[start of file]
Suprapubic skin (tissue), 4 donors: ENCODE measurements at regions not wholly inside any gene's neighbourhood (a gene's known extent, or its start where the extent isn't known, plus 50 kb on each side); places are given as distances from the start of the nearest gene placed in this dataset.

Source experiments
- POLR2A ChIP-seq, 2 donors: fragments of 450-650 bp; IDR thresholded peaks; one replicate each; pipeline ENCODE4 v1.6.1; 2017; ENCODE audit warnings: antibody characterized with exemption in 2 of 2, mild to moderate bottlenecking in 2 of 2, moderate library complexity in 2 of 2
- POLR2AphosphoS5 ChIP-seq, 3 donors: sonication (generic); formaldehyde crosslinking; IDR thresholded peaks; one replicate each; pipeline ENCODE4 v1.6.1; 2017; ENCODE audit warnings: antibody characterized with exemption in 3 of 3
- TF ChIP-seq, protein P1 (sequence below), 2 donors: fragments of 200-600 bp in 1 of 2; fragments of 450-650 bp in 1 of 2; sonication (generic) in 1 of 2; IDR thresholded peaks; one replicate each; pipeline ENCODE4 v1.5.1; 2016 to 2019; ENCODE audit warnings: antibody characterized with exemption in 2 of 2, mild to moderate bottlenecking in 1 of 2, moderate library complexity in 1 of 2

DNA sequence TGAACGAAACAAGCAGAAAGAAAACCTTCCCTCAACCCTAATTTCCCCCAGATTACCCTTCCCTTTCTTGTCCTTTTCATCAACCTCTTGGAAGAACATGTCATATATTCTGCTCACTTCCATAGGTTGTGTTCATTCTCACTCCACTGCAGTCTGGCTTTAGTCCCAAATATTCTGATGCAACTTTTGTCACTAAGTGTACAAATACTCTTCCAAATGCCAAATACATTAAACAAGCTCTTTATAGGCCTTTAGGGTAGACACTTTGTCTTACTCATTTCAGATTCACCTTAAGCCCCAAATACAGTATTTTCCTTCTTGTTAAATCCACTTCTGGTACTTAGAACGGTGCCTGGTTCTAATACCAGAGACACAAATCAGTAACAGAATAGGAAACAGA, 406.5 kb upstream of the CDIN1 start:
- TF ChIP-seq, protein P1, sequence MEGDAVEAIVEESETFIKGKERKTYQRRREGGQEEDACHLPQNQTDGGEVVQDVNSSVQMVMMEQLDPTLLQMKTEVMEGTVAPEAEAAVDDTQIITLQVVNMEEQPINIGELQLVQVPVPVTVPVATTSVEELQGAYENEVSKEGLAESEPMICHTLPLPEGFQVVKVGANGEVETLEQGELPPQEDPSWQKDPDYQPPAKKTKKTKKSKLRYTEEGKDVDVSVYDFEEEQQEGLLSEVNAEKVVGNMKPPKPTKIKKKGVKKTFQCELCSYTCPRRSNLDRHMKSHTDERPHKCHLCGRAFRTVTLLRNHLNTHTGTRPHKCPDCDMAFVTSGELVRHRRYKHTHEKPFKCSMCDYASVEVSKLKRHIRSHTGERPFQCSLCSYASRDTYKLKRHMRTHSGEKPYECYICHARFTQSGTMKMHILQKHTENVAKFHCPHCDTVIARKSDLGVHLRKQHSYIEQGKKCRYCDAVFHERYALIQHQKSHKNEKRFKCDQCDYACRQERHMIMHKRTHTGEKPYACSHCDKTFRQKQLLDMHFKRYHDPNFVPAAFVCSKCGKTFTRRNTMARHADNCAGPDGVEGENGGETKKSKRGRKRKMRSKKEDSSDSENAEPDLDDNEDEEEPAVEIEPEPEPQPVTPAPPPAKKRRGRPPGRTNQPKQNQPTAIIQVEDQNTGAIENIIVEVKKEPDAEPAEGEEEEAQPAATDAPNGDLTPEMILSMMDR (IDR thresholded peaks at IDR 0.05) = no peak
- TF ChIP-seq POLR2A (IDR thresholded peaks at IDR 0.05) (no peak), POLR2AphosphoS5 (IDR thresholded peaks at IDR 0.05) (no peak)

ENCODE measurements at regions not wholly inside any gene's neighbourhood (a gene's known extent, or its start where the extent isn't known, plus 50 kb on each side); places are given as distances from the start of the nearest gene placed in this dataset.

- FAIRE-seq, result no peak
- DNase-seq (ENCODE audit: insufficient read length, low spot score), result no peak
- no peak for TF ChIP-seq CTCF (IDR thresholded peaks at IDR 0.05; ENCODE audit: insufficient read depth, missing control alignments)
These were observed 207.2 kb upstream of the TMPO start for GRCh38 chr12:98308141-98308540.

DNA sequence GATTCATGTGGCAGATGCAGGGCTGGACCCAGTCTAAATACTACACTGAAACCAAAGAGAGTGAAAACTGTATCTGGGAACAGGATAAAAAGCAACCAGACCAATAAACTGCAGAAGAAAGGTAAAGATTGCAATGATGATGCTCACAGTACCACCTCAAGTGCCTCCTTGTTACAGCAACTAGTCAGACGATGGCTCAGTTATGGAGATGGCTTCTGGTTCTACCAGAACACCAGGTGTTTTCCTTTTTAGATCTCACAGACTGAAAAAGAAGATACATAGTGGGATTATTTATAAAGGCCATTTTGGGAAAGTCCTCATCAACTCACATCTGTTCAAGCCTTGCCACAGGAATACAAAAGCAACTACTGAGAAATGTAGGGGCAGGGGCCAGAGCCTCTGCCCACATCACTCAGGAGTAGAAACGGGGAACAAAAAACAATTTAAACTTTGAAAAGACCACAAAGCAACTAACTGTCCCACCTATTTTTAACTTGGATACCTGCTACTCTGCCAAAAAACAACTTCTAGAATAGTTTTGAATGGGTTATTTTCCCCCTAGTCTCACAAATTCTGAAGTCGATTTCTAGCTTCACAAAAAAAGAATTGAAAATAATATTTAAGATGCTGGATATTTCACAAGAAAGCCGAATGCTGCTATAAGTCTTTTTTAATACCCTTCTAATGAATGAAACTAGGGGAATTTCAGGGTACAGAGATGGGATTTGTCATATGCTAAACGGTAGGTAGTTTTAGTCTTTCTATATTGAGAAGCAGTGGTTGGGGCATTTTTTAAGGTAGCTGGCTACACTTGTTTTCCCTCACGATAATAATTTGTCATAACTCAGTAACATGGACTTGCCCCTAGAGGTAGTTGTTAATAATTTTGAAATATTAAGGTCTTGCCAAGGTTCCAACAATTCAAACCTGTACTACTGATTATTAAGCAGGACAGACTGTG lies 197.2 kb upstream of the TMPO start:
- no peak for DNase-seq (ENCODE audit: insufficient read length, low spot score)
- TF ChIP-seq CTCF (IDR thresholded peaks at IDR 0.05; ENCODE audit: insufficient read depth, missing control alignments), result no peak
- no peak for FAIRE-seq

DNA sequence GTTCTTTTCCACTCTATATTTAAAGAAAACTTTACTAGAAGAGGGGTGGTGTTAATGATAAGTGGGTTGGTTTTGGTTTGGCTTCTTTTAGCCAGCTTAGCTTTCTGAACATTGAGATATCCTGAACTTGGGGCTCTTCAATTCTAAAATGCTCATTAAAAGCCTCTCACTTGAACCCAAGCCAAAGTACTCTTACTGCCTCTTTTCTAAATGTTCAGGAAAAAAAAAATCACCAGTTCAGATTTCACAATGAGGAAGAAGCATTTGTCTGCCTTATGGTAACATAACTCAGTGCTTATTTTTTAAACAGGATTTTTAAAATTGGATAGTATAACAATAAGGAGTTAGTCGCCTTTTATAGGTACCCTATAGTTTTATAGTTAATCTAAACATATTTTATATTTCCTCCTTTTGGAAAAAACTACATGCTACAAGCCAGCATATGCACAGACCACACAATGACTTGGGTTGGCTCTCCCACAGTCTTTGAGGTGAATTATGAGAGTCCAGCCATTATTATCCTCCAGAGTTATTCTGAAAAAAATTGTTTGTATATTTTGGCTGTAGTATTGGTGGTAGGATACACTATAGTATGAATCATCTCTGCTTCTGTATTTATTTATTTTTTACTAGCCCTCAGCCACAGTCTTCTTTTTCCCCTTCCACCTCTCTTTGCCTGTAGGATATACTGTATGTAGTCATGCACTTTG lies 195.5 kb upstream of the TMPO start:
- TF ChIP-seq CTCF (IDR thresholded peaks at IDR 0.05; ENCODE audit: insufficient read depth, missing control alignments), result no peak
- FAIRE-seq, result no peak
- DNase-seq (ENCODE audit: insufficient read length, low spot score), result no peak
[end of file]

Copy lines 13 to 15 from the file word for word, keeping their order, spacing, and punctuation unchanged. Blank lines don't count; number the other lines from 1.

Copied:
These were observed 207.2 kb upstream of the TMPO start for GRCh38 chr12:98308141-98308540.

DNA sequence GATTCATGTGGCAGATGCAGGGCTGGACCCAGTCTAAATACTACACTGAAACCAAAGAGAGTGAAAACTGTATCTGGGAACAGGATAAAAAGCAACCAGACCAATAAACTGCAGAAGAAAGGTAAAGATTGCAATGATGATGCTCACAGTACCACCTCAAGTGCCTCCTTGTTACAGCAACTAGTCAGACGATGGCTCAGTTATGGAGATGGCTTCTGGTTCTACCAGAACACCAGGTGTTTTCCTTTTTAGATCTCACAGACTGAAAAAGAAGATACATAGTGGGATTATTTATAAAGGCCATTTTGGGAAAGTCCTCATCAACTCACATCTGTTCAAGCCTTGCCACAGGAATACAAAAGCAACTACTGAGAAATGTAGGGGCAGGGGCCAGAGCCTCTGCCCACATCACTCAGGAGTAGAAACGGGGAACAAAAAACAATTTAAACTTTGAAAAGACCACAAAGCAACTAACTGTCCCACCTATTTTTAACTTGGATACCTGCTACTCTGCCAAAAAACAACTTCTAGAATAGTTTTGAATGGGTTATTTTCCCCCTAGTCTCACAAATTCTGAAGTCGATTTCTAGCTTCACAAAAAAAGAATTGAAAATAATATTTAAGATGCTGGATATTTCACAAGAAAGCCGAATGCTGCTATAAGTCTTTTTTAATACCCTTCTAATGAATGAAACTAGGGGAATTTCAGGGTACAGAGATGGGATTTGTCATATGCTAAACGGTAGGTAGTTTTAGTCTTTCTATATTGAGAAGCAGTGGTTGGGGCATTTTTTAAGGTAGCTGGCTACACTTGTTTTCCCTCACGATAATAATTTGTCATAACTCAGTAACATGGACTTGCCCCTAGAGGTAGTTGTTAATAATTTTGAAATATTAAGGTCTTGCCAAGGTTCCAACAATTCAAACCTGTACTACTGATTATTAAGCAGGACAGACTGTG lies 197.2 kb upstream of the TMPO start:
- no peak for DNase-seq (ENCODE audit: insufficient read length, low spot score)